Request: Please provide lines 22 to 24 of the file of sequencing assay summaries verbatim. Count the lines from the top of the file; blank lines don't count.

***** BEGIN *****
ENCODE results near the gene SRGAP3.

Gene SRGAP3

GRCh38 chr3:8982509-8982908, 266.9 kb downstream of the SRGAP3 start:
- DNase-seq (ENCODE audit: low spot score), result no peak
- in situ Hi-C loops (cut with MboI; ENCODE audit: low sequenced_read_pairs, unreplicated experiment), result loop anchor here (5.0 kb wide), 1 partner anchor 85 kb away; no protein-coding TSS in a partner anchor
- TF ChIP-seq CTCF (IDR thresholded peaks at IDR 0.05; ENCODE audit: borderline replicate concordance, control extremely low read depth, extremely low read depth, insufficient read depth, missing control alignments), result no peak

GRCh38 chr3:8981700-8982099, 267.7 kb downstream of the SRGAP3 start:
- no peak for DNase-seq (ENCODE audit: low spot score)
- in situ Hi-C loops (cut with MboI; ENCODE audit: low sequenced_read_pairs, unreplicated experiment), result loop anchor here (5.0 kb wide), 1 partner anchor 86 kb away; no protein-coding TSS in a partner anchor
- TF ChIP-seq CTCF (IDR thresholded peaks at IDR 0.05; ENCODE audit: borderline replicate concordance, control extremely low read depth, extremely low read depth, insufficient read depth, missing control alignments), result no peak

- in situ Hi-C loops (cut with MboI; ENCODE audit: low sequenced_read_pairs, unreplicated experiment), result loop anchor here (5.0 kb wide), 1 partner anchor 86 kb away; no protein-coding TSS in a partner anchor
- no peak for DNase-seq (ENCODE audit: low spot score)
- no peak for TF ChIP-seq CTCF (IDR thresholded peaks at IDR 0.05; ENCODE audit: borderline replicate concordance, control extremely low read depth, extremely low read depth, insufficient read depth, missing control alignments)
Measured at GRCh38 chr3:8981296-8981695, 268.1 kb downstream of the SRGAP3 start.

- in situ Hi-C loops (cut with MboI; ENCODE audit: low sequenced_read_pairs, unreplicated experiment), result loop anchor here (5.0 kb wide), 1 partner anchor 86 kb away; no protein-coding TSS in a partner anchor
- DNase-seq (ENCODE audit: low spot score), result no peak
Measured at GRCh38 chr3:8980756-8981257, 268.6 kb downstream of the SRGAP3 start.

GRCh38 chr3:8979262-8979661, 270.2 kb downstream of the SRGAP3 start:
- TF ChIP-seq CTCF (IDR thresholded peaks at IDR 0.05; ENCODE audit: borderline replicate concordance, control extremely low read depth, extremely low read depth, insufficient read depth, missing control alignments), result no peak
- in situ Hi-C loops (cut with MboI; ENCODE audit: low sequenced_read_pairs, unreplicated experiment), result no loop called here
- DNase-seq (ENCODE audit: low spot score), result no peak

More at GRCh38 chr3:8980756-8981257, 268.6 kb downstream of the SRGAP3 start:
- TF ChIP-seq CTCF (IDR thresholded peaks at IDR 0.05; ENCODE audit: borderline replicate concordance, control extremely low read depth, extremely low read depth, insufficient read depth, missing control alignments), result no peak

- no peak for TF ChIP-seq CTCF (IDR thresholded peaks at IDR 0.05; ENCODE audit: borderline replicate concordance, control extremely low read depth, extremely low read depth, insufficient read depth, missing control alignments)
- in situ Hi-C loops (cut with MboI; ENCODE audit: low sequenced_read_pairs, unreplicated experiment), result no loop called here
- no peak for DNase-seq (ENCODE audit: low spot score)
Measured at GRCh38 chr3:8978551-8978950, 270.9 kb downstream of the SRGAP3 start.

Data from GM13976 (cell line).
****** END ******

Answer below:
More at GRCh38 chr3:8980756-8981257, 268.6 kb downstream of the SRGAP3 start:
- TF ChIP-seq CTCF (IDR thresholded peaks at IDR 0.05; ENCODE audit: borderline replicate concordance, control extremely low read depth, extremely low read depth, insufficient read depth, missing control alignments), result no peak

- no peak for TF ChIP-seq CTCF (IDR thresholded peaks at IDR 0.05; ENCODE audit: borderline replicate concordance, control extremely low read depth, extremely low read depth, insufficient read depth, missing control alignments)